When Rafa won the US Open in 2010, a big deal was made by commentators on how his serve got so much better, and they attributed this to a grip change. But these commentators missed the real story. In this video, you'll see how Oscar Borras broke down Rafa's serve, separated it into segments, and rebuilt it from the ground up. This is a groundbreaking video that demonstrates how deliberate practice and chunking works, even with world class athletes. It is a road map on how to improve at any level. Christophe Delavaut
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ProStrokes 2.0 – Jo-Wilfried Tsonga Backhand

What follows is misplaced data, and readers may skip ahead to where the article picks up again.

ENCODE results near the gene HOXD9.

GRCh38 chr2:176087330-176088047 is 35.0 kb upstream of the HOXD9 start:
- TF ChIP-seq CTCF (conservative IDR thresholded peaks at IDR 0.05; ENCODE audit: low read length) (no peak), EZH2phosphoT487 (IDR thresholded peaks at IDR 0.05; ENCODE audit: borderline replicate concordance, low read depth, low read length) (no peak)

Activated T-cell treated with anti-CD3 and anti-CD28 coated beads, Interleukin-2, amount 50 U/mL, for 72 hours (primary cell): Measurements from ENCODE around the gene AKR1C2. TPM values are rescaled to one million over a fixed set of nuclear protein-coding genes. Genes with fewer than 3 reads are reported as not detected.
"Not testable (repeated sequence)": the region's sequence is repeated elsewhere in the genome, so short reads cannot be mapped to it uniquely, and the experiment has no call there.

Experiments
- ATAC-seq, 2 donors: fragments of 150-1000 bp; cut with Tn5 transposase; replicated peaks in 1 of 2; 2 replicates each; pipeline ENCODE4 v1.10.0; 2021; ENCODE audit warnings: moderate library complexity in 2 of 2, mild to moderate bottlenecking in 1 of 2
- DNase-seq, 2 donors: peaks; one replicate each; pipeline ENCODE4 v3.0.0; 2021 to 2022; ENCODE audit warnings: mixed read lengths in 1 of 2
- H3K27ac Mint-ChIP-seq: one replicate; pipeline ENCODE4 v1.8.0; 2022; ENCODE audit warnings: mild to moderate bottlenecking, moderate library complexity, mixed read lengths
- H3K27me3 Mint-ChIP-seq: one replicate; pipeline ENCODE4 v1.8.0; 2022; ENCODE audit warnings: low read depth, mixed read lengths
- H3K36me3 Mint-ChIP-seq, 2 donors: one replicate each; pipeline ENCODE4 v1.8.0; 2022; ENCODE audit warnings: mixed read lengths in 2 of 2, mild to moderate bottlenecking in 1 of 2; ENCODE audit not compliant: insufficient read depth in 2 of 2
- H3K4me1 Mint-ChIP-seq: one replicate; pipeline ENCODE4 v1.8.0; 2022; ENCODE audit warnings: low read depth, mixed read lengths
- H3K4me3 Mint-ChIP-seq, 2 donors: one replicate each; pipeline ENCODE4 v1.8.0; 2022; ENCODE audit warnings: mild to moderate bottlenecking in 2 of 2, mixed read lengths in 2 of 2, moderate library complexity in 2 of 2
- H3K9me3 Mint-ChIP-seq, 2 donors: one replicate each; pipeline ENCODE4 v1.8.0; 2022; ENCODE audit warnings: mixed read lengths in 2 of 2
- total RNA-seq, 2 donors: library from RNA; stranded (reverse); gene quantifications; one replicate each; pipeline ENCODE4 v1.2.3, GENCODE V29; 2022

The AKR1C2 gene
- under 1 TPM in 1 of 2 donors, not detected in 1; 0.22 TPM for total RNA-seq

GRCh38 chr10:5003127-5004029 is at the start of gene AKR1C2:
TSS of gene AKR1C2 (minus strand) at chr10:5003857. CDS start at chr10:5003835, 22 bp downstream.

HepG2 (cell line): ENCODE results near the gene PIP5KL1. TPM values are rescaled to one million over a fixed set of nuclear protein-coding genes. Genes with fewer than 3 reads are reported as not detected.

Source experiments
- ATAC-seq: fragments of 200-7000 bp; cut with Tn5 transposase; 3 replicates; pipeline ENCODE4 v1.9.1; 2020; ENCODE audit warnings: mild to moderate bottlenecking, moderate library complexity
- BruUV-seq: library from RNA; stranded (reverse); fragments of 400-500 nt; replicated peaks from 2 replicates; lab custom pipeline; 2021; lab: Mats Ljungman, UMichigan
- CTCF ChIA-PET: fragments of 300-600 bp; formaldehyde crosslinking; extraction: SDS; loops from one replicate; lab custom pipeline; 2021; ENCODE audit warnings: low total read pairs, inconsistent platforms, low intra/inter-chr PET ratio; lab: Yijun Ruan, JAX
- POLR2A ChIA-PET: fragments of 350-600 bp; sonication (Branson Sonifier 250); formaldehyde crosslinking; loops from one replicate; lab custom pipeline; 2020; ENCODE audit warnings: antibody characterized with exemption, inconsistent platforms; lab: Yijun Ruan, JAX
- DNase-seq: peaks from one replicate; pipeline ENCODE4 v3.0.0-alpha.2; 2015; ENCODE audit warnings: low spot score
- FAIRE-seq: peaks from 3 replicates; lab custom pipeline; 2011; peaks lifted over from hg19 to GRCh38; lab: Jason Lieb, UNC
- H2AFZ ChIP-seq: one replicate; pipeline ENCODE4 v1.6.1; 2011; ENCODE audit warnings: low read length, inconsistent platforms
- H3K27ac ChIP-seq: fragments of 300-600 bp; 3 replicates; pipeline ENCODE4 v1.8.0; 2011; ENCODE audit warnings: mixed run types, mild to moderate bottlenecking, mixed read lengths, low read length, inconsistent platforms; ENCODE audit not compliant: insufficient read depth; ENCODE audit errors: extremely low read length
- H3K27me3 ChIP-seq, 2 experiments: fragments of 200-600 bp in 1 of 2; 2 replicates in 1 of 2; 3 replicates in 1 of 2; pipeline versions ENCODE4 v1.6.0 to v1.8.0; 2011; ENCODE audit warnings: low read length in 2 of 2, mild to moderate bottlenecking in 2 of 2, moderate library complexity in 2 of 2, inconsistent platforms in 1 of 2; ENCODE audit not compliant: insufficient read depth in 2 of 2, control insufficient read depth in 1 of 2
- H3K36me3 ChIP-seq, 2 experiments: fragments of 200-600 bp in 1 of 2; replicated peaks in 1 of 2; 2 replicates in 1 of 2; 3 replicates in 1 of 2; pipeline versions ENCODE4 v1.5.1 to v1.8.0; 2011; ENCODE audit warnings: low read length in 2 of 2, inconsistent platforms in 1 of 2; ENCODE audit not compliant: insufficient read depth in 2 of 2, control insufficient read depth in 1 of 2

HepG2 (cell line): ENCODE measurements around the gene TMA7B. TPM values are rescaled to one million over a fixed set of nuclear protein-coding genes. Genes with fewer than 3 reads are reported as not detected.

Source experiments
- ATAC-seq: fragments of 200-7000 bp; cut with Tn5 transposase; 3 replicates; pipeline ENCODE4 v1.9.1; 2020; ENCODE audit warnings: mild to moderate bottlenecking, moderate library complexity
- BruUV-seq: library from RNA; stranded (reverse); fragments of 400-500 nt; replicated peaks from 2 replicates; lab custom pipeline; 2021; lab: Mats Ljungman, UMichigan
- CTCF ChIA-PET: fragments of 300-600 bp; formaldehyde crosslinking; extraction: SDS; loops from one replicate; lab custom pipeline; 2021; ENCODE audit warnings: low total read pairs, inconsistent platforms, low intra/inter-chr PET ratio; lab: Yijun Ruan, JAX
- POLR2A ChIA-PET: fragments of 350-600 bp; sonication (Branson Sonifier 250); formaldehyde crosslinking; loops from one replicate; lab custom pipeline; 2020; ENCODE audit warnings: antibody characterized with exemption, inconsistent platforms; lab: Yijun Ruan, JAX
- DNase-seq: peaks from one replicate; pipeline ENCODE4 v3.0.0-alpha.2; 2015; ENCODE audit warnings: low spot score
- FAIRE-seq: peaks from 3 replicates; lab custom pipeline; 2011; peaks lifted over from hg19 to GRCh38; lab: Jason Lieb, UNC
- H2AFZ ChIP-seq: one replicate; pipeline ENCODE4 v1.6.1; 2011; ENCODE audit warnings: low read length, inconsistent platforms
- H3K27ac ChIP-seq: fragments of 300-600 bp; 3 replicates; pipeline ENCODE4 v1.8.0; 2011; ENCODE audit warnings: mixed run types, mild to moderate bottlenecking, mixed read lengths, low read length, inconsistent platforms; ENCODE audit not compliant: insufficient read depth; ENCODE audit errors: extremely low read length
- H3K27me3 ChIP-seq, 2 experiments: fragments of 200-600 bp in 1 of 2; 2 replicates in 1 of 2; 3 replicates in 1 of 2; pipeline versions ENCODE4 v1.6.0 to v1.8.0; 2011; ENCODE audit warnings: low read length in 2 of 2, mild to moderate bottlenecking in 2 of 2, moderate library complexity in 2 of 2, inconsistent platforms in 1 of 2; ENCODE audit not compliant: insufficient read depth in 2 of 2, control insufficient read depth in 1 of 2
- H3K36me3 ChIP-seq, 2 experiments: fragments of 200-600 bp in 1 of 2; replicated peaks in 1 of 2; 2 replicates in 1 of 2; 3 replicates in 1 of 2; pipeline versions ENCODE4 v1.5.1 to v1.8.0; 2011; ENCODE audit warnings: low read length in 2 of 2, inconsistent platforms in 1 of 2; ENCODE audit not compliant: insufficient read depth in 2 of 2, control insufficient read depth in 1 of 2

On the tour since 2001, Jo-Wilfried Tsonga has been a top 10 world-ranked pro for most of 2011 but was really knocking on the top-ten door since 2008 when he had his ‘break-out’ season reaching #6 in the world late in the year. A very physical player, Tsonga possesses a serve that limits attacking opponents, on top of having one of the best second serves on tour. Tsonga plays an all-court, attacking game, covers the court well and pops a formidable forehand, and a two-handed backhand that is as consistent as it is conventional, Tsonga is a great player to watch and emulate! New this issue, Tsonga's backhand.